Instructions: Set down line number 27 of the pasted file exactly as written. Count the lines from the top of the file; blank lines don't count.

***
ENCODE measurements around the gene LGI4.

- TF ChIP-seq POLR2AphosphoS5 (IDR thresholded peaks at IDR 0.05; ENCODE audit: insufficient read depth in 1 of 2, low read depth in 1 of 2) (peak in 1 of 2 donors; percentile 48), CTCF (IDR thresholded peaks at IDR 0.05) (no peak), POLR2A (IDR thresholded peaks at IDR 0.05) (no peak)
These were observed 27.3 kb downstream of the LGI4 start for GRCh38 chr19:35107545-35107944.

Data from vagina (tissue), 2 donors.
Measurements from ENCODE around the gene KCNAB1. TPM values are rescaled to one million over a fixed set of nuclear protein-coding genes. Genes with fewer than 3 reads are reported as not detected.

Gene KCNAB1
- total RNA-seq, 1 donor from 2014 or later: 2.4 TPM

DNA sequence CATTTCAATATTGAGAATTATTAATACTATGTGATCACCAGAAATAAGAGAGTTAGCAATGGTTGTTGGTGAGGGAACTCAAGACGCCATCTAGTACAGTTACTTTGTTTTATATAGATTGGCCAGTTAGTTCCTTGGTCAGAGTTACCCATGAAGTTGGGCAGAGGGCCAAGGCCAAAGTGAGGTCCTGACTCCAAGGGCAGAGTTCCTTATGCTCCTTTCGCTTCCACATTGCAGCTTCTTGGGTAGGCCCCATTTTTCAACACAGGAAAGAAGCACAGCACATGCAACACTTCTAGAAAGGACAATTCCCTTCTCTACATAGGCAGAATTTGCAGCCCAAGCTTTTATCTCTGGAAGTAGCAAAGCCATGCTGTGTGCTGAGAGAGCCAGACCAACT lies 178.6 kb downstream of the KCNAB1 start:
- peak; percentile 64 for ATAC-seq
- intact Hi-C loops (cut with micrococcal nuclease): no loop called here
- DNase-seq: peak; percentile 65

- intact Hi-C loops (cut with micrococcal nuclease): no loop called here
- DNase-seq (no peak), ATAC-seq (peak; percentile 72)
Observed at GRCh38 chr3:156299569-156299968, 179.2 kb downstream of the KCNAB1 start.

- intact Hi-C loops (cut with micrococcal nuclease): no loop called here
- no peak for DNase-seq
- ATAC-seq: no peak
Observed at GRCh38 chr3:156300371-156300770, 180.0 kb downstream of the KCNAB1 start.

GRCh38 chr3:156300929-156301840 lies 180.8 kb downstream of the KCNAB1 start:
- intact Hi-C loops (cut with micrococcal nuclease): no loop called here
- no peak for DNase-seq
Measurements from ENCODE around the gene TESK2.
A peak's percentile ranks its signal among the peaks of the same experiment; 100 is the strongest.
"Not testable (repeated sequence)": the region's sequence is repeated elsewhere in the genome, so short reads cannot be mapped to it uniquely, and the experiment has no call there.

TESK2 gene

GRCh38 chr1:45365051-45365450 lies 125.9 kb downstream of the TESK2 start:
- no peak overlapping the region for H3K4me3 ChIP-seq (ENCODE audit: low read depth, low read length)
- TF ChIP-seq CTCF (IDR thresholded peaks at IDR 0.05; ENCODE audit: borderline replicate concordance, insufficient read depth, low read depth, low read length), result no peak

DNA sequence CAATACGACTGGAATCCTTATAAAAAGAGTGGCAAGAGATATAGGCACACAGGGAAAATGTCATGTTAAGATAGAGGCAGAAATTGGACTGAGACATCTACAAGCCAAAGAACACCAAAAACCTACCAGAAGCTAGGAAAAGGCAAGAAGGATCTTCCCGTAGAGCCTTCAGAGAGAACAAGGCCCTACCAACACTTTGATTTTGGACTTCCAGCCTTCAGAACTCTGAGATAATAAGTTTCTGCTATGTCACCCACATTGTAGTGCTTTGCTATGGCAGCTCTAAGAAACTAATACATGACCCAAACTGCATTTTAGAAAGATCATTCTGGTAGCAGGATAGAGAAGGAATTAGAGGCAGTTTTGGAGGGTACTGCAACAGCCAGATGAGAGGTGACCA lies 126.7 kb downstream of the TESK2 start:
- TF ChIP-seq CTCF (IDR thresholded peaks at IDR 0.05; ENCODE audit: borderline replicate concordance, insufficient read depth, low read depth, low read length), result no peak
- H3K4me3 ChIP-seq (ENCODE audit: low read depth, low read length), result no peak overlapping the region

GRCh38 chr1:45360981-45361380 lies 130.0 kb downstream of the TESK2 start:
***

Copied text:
- no peak overlapping the region for H3K4me3 ChIP-seq (ENCODE audit: low read depth, low read length)